13 December 2013

Lodi-era Canopy Tomb, Mehrauli Archaeological Park, New Delhi


Mehrauli, which is the oldest continuously inhabited area in Delhi (it was apparently named “Mihroli” after King Mihr Bhoj who reigned several millennia back), is nowadays famous for the largest archaeological space in the city – the Mehrauli Archaeological Park. More of a necropolis spread over several acres that boasts of tombs, baolis (“step wells”) & wall mosques, the Archaeological Park also houses a lone canopy tomb not unlike many others seen in different parts of the city. Blackish in hue & retaining much of its original ornamentation, the canopy tomb dates back to the reign of the Lodi Dynasty (AD 1451-1526) & consists of a umbrella dome resting on twelve pillars. It stands next to Rajon ki Baoli, one of the finest step-wells that exists in the city; but sadly the local population, possessing but little education & being largely unaware of the heritage spreading over several millennia strewn around them, have condemned both the baoli & the tomb to the fate of a pig sty – filth (black as tar & equally thick), thorny outgrowth dense enough to prove non-negotiable & a large population of four-legged beings comprising equally of dogs & pigs & consisting of a few cows too that call this sewage & polythene filled pit their dear home are what lie in store for a visitor curious enough to brave the curving track of the Archaeological Park to reach this particular point.

Shrouded by foliage


If you still haven’t got the bigger picture, let me assure you that the path leading to the tomb is perfectly fine – a simple mud track cleared of debris & vegetation; in fact even on nearing to a certain extent the scene is pristine – the ruins of the semi-octagonal bastions at the corners of the wall that makes up the perimeter around the plinth on which the tomb stands give the appearance of a miniature fortress, a stone stronghold forgotten in this dense vegetation meant to guard the graves assigned to it for safe keep. The honks of cars & the chatter of humanity is lost on the way to this virgin corner; modernity is left behind; brilliant red birds, big black ants & vividly-colored butterflies are company here. Occasionally one might come across another person who would be as surprised on seeing you as you are on seeing them in this distant corner...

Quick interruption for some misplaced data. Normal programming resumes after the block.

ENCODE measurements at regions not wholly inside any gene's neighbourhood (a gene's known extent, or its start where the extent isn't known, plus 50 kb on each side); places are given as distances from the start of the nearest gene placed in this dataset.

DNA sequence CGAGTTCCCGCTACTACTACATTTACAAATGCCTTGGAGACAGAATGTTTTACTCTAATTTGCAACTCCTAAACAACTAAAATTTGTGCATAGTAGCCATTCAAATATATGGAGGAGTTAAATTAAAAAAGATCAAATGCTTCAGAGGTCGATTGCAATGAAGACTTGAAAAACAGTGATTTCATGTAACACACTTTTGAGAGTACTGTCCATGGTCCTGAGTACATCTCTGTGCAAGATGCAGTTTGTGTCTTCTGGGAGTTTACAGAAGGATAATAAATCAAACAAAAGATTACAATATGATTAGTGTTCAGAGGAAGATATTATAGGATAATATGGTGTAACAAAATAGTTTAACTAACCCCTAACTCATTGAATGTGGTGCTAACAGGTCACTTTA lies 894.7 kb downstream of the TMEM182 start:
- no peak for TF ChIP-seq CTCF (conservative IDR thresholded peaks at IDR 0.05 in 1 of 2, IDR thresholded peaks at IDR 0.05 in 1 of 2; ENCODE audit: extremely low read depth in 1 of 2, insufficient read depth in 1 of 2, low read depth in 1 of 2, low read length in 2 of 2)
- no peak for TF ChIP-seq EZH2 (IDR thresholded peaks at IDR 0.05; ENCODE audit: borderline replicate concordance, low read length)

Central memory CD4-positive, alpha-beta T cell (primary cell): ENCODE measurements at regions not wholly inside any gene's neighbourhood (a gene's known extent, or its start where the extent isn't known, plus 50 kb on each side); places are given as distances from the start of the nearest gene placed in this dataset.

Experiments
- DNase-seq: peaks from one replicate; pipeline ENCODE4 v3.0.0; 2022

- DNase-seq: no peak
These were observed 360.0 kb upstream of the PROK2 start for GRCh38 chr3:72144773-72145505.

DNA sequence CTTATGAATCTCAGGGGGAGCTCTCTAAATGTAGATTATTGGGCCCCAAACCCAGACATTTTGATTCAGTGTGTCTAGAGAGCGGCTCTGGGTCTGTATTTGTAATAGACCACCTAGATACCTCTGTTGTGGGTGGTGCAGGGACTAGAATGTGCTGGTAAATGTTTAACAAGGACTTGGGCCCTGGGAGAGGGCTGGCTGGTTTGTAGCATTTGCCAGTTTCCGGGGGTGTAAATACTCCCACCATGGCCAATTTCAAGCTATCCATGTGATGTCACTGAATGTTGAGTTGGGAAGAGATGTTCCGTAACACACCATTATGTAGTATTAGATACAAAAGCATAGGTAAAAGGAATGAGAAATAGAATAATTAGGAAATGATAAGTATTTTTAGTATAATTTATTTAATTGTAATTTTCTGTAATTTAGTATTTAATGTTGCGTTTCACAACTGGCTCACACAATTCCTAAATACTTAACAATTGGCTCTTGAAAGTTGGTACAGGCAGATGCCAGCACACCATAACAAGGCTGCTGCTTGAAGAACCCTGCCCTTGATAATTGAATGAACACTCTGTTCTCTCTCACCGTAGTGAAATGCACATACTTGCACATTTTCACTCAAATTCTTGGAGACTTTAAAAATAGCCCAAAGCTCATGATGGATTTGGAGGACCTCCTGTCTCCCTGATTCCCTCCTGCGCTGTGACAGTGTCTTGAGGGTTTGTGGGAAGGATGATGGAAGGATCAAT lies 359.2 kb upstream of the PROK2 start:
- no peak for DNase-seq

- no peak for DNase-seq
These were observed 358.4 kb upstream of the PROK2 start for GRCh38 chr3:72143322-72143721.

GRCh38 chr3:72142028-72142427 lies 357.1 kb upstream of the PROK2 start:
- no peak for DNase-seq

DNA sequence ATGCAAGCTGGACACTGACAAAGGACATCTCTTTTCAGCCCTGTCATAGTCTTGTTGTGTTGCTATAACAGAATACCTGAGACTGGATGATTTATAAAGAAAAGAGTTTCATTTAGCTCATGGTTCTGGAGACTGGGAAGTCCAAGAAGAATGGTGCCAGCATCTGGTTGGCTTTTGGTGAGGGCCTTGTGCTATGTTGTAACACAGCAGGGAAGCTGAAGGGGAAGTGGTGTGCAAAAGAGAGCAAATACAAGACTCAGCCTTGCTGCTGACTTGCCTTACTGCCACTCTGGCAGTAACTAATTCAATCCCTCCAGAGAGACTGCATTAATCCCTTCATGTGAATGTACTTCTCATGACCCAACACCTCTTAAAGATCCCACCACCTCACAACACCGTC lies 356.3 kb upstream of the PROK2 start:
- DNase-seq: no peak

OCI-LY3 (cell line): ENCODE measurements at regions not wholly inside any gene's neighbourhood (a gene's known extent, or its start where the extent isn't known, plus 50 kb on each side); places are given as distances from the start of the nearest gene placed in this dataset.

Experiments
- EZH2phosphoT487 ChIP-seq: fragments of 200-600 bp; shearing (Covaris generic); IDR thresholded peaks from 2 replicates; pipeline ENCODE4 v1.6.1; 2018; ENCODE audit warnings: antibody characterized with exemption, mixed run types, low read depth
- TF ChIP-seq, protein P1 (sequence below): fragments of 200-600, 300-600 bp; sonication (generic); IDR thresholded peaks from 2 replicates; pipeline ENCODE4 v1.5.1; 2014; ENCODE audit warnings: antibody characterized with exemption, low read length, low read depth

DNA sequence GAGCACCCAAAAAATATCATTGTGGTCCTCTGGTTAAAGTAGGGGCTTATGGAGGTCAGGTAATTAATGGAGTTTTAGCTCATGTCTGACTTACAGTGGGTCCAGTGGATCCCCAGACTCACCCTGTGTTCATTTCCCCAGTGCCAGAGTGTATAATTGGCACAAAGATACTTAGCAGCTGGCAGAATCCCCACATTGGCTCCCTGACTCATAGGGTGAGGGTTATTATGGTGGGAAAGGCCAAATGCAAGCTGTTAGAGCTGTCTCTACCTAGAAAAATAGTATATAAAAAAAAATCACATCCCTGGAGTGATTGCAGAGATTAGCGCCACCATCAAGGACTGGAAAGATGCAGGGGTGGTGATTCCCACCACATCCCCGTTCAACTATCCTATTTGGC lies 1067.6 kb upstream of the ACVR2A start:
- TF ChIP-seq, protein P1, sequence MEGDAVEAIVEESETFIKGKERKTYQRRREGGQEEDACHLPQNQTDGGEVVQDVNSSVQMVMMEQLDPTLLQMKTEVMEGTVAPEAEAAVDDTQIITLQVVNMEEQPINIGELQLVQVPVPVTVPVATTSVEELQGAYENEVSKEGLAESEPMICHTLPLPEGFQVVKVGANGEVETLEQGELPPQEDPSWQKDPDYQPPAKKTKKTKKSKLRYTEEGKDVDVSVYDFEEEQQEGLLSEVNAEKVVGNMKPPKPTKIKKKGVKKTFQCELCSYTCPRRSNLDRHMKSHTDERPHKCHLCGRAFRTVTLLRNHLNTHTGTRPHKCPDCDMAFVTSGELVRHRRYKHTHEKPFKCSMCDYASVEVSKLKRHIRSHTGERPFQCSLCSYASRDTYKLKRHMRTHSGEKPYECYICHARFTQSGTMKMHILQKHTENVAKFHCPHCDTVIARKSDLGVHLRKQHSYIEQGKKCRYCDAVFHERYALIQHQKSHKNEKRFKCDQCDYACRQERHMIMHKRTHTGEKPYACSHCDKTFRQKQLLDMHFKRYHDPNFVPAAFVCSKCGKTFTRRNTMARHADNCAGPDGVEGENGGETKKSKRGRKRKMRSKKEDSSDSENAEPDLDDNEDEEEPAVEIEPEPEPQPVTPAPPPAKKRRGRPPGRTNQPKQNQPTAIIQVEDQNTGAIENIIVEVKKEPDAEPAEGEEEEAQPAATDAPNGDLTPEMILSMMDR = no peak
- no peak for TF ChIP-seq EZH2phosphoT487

It is the stench that first reaches the visitor - the decay around cannot be ignored, not even if you put all your attention into photographing the structure!! Next comes the sight & sound – pigs grunting at you would not have been so terrifying if they were not so large & not accompanied by dogs that bared their teeth at the slightest pretext!! The pristine, virgin monument turns out to be part of a desolate, forsaken corner. Rubble from collapsed & collapsing structures is strewn around the tomb; the double staircase leading up to the plinth level is surrounded by this downpour of debris - at some places, the only way to reach the plinth is to leap over heaps of rubble collected on/around the stairs.


Protected by bastions


The dome of the tomb rests on an eight-sided drum (base) & is ornamented with leaf motif emerging from the lotus finial. The drum too displays leaf motif though of a different design while the roof of the tomb is marked by a row of kanguras (battlement-like decorative pattern). The pillars that support the dome are simplistic rough, rectangular blocks possessing ornamentation only along their top where they mutate into four-pronged brackets to support the weight of the dome. The inside of the dome reveals floral artwork in incised plaster directly underneath the finial – it appears that once the design must have encompassed most of the dome but it was lost with time & subsequent restoration work limited it to the present state. At each point where the pillars meet the dome, the brackets take a decorative form resembling a lotus bud with more curves sprouting out of it topped by an intricate design; a row of ornamental arched alcoves inlaid within rectangular niches & flanked by floral plasterwork moves around the inside of the dome dividing it into two halves horizontally - but not all the alcoves & lotus brackets are the same - many are simply shorn of all decorative features that their counterparts proudly flaunt, perhaps some conservation artist thought its better to have a plain plaster surface than display remnants of the original artwork.